Take this week’s Cruiserweight match for instance.On paper, there’s a lot to love, like Raw using the typical tag team match to continue to build Rich Swann’s case for being the #1 Contender, which also succeeds in moving the division away form the tired story of Brian Kendrick vs. TJ Perkins. And yet, by focusing on that admittedly fruitful story Raw wastes making a moment out of Noam Dar’s debut in the town he calls his home. Sure, he gets a post-match moment with Kendrick that’s meant to elicit a cheap pop, but it’s not the same as giving him a pinfall. In other words, it’s another example of WWE being unable to get out of its own way.


So, while Raw does struggle to find its spark when introducing its various teams while also dropping the ball with Noam Dar, there are moments that keep things lively. Cesaro telling Sheamus that “nobody likes you” is delightful, as is Big E’s inspired Braveheart speech meant to amp up their Survivor Series team. Within the Women’s segment, there’s Bayley getting a huge reaction from the crowd, even if it does end up derailing some of the segment, and Sasha Banks making her return after a one-week hiatus.

Hell, a lot of the final hour of Raw actually manages to find some inspiration while making Survivor Series seem important, which isn’t usually the case. More often than not the final hour of Raw is a slog until the main event, but this week there’s Sami Zayn getting a deserved (and clean!) win over Rusev, and a pretty fun main event that ends with one of the more inspired and inventive finishes in recent memory. Again, these moments don’t make up for the lack of momentum present throughout so much of the show, but they do suggest that Raw has the right pieces in place. Now, if only it could figure out how to tell some compelling stories with all of them.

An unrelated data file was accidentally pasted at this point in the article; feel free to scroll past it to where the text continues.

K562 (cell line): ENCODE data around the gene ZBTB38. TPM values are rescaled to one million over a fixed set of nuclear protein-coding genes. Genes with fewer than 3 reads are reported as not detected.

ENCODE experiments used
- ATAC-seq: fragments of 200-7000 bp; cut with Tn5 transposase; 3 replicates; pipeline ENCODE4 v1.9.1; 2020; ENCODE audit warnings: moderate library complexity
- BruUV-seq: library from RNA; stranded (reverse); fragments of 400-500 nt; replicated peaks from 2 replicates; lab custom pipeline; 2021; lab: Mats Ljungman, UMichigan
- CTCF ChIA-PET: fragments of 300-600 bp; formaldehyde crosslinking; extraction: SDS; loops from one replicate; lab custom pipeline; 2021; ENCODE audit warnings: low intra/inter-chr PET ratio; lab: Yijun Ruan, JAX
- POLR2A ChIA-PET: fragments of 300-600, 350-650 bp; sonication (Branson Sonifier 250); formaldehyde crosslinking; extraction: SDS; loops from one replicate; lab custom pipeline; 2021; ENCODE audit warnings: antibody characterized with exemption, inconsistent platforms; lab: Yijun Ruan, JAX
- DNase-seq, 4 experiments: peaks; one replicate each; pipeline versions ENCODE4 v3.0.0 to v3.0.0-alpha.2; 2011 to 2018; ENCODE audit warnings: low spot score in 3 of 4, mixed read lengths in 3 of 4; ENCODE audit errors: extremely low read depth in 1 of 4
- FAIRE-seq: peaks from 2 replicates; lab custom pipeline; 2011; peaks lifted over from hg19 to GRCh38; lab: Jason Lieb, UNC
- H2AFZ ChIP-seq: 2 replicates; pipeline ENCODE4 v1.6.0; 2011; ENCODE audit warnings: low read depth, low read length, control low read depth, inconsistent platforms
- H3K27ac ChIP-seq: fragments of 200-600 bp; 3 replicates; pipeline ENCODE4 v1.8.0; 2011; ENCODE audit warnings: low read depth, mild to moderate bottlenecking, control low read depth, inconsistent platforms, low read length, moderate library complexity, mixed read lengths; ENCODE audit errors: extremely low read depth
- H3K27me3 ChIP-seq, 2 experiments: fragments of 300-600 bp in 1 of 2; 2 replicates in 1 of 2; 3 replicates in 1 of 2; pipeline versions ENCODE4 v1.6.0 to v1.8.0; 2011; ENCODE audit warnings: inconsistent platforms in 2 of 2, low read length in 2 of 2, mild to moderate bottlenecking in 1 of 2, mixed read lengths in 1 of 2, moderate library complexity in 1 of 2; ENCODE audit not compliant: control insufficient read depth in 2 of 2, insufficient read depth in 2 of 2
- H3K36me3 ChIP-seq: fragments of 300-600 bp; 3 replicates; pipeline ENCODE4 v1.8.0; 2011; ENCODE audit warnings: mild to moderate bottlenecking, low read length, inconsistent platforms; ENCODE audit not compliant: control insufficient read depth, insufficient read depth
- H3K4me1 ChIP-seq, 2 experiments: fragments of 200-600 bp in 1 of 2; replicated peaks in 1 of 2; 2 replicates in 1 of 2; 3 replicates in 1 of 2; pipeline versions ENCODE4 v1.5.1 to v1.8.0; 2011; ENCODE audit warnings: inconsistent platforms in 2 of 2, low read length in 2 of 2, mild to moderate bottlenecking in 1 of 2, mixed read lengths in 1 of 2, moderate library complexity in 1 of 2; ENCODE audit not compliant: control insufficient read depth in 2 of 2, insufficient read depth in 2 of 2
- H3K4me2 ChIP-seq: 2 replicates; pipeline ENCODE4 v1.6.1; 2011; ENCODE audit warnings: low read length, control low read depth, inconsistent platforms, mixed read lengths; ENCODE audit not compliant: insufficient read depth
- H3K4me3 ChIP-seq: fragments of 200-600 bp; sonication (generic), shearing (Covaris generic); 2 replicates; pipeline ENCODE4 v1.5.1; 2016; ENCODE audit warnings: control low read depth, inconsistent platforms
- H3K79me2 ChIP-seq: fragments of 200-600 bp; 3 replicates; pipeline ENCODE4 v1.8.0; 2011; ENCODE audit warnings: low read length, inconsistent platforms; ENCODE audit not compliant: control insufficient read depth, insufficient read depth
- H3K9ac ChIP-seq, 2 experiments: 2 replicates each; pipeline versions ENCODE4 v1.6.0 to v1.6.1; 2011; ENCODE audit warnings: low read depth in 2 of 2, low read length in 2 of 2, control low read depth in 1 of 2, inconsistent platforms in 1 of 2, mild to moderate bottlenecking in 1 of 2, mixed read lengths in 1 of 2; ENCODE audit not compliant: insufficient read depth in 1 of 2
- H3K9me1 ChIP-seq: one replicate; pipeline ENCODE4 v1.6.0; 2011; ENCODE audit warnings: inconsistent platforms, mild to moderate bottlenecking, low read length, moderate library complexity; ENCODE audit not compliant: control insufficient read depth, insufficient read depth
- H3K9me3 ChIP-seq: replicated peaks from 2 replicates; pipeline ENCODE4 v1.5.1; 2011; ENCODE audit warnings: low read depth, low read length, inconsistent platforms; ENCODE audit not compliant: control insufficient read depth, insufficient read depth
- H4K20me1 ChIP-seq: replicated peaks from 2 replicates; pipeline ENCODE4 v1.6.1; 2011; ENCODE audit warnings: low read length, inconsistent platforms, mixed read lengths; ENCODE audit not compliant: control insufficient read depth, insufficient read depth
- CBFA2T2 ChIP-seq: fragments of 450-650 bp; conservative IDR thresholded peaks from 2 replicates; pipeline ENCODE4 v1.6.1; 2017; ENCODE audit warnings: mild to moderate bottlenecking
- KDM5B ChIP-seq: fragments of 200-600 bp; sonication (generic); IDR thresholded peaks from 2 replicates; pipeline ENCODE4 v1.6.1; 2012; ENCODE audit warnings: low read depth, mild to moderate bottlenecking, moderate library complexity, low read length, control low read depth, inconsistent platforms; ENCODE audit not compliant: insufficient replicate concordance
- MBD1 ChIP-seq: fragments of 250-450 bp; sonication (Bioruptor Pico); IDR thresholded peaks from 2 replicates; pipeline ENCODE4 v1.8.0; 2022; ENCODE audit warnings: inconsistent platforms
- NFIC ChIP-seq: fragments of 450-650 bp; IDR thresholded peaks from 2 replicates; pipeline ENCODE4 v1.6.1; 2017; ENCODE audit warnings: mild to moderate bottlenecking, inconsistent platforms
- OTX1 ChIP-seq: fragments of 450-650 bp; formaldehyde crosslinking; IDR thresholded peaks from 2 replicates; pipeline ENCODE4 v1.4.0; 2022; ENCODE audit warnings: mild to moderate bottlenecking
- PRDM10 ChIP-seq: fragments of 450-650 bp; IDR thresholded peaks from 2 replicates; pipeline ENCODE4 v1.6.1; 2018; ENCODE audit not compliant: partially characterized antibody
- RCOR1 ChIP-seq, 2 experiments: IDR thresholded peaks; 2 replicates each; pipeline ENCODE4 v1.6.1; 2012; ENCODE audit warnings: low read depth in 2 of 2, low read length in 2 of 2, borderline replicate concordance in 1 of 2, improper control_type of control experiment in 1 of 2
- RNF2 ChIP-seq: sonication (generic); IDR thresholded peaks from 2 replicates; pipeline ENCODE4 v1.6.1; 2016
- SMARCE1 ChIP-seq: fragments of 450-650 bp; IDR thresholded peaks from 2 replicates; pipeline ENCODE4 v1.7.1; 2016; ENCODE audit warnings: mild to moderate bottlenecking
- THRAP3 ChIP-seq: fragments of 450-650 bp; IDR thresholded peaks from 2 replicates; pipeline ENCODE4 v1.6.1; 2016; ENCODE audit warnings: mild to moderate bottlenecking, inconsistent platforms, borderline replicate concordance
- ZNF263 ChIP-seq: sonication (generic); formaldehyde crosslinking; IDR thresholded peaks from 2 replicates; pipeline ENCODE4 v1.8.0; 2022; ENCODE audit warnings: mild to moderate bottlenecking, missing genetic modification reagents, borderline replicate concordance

Stray observations

  • Results: Rich Swann and Sin Cara defeated Brian Kendrick and Noam Dar; Gallows and Anderson defeated the New Day; Shining Stars defeated Golden Truth (match for a spot on the Survivor Series team); Bayley, Sasha Banks, and Alicia Fox defeated Charlotte Flair, Dana Brooke, and Nia Jax; Sami Zayn defeated Rusev (match to determine who will face Dolph Ziggler for the Intercontiental Championship at Survivor Series); Kevin Owens defeated Chris Jericho, Roman Reigns, Seth Rollins, and Braun Strowman (Fatal Fiveway).
  • Lana continues to be amazing: “Thank you, but I don’t need the support of this pathetic village.”
  • WWE is really leaning into its strengths with the video packages hyping the Goldberg vs. Brock Lesnar match. Both guys are great at pre-taped promos, and both have excellent highlight reels to draw from.
  • Why is Stephanie McMahon berating Sami Zayn and calling him obnoxious? What is the point of that?
  • Tonight we learned that Francesca has a Scottish cousin, and her name is Agnus. Also, she’s a set of bagpipes.
  • The Dana Brooke fakeout into the introduction of Sasha Banks was a nice touch.
  • Enzo telling Sheamus that he’s going to die alone was wonderfully dark and hilarious.
  • I will unabashedly pop for every single hint of a Shield reunion moment, and tonight is no different. Damn right I wanted Seth and Roman to throw Braun through a table.
  • If this Emmalina nonsense doesn’t end in a swerve with Evil Emma coming back, I’ll be upset.